New TV centre

An anchor

An anchor

In 1973 the National Youth Association of Bhutan, consisting of fifty to sixty young women and men, decided that Thimphu needed a radio station. So they asked if they could use the government’s radio transmitter on Sundays when the wireless station in Taba normally closed and freed up a 400-watt transmitter. The Royal Government obliged. And Radio NYAB, which later became BBS, was born.

Today, 35 years later, HRH Ashi Chimi Yangzom Wangchuck inaugurated BBS’s new TV Centre. The Centre, financed by GOI, cost Nu 200 million and is fitted with state-of-the-art broadcast equipment. This will allow BBS to play an even more meaningful role in democratic Bhutan.

Dasho Paljor J. Dorji, i.e., Dasho Benji, one of the founding members of NYAB, attended today’s ceremony. He was very active and still youthful. And he seemed quite pleased at the outcome of NYAB’s initiative.

 

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Comments

  1. Sorry not to be there and to see this exciting development in Bhutanese media history!

    Thanks for posting.

  2. How exactly is TV Center going to “to play even more meaningful role” in democracy? Obviously, TV Center could promote eye entertainment. But I don’t see the relationship between TV Center and Democracy. If open public debate is not encourage, if tranparency is hijacked, if constitutional rights are not respected, if arbitrary arrested are common and if government is placed at higher level than people then democracy will only remain in paper.

  3. Concerned says:

    No matter what the infrastructure hold – I fail to see the improvement in the development of the people in BBS. I watched the show yesterday of teh celebration. The staffs danced well and was entertaining. However, I watched the interview of the Philllipin Senator by a reporter. He looked so dead and tired or timid in front of the Senator. Where have all the livelines gone. Can’t you do better. Where is Tshewang Dhendup who used to do a good job with great enthusiasm.

    Time to buck up folks or get new and better people to report.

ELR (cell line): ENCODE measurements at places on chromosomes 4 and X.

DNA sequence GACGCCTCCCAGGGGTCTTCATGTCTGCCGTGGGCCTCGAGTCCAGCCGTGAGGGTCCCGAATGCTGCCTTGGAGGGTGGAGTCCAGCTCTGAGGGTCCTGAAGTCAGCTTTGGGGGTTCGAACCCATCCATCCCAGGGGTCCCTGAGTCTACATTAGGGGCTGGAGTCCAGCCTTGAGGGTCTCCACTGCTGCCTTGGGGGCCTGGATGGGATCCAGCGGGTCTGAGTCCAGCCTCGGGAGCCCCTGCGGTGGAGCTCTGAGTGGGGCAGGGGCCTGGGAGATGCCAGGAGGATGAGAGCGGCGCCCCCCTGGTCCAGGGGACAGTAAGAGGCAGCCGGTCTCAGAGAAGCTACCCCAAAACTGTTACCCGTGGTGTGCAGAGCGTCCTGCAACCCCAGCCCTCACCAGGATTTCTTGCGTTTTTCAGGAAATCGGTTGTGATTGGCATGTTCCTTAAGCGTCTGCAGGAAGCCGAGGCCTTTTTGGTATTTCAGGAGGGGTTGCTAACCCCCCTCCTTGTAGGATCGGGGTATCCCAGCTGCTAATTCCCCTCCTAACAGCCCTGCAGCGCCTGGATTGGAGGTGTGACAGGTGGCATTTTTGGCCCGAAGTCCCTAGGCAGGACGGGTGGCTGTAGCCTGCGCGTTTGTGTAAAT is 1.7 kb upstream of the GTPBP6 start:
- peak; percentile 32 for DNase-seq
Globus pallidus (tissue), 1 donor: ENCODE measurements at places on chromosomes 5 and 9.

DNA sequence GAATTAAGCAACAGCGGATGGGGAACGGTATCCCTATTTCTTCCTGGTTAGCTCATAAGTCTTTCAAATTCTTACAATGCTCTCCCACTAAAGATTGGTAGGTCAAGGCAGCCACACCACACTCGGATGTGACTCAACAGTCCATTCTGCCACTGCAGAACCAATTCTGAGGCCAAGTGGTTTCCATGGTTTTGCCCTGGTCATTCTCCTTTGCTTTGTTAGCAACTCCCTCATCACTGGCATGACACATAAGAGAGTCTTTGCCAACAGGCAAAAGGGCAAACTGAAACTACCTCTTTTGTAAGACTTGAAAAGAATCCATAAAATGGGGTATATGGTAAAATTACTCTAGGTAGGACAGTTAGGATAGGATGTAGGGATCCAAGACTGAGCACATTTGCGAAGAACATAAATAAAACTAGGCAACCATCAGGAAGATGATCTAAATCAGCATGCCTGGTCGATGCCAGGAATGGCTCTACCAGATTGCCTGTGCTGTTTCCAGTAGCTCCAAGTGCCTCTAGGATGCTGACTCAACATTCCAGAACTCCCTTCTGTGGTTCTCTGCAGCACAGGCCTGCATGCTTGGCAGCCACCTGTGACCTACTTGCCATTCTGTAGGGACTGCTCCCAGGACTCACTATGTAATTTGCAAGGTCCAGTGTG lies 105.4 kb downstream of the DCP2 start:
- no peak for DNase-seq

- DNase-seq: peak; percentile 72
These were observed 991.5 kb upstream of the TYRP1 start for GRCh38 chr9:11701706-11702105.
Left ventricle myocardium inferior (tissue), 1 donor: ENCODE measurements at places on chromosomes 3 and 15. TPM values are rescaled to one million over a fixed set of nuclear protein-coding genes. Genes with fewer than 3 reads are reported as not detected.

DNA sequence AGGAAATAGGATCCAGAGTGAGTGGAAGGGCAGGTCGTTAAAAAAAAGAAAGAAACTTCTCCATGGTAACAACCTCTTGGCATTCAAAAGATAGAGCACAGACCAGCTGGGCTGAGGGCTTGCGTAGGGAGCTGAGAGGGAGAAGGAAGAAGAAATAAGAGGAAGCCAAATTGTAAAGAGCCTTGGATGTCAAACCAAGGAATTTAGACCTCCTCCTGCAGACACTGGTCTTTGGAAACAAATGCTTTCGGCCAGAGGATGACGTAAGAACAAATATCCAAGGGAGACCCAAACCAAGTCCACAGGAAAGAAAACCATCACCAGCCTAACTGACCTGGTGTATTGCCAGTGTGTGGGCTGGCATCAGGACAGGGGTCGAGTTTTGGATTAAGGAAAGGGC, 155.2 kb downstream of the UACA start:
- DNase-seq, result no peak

Just a constructive criticism or get Lyonpo Penjorla there to do this on a voluntary basis and others can learn from his enthusiasm.

  4. Sudipto Roy says:

    I recently went to holiday in Bhutan after 20 years and saw young Bhutanese children watching silly Hindi serials on Indian entertainment channels. It was shocking, to say the least.
    If Bhutan wants to retain its cultural identity and social harmony you should have your own entertainment channels. Sooner the better.
    And to answer Wai’s question – the fact that you can voice your concern today in such a forum is proof that democracy has started taking the right steps in the right direction in Bhutan. Give it some time.

  5. PDP information needed on Wikipedia..something for your assistants.

    http://en.wikipedia.org/wiki/People%27s_Democratic_Party_(Bhutan)

  6. As Honourable OL aptly mentioned,Media does have a very critical role to play at leastin the context of a true democracy.

    Media can educate the people, at the same time, it can mislead them. Media can inform the people, at the same time it can misinfrom them.Therefore, it is left to all of us to build morally responsible media groups. I mean we can support them in many ways; we can feed them critical issues, we can correct them if they provide incorrect information, we can participate in their panel discussions not with the pseudo names,we can write socially beneficial stories in their columns and many more. Perhaps, most significantly we can appreciate them for what they are doing at the moment.

    In fact, our medias (both print and BBS)are trying their best to keep the public informed. It is through them that the public can keep the goverment on its toes.

  7. Dasho Penjor la,

    You are the best! Keep up the great work!

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